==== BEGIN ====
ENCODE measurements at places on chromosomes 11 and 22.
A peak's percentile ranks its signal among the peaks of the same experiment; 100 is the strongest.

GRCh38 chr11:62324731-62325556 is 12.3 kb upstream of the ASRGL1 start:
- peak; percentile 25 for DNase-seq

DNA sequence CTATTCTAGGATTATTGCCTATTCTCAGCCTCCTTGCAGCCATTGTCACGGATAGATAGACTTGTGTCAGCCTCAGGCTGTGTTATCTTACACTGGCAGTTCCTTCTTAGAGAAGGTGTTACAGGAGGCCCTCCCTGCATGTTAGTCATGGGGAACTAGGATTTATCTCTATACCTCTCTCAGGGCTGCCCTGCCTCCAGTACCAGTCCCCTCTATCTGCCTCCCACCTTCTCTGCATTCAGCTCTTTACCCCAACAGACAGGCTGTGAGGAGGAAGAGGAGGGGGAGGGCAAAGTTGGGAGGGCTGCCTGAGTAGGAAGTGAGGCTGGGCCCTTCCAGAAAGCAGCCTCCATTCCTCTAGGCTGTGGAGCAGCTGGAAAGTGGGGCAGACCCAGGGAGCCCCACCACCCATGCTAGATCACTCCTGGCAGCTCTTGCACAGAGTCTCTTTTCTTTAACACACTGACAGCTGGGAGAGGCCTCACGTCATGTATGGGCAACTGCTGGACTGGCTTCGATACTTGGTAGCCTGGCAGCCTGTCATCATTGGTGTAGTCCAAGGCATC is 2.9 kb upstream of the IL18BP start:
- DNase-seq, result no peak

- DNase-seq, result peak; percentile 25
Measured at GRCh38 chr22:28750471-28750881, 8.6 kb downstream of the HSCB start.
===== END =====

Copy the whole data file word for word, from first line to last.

ENCODE measurements at places on chromosomes 11 and 22.
A peak's percentile ranks its signal among the peaks of the same experiment; 100 is the strongest.

GRCh38 chr11:62324731-62325556 is 12.3 kb upstream of the ASRGL1 start:
- peak; percentile 25 for DNase-seq

DNA sequence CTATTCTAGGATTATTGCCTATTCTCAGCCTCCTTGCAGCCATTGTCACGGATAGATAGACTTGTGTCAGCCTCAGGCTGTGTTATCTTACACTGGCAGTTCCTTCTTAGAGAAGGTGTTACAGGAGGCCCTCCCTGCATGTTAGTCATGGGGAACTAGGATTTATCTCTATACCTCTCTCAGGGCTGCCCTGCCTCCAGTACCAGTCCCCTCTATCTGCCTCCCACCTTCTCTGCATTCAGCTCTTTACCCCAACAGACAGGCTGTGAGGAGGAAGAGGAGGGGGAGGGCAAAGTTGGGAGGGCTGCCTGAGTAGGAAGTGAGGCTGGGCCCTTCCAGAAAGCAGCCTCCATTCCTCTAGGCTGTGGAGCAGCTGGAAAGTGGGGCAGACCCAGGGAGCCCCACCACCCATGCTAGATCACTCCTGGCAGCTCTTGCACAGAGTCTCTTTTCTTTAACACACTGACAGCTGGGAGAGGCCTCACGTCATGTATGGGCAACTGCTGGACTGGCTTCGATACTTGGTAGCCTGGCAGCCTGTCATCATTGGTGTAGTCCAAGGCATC is 2.9 kb upstream of the IL18BP start:
- DNase-seq, result no peak

- DNase-seq, result peak; percentile 25
Measured at GRCh38 chr22:28750471-28750881, 8.6 kb downstream of the HSCB start.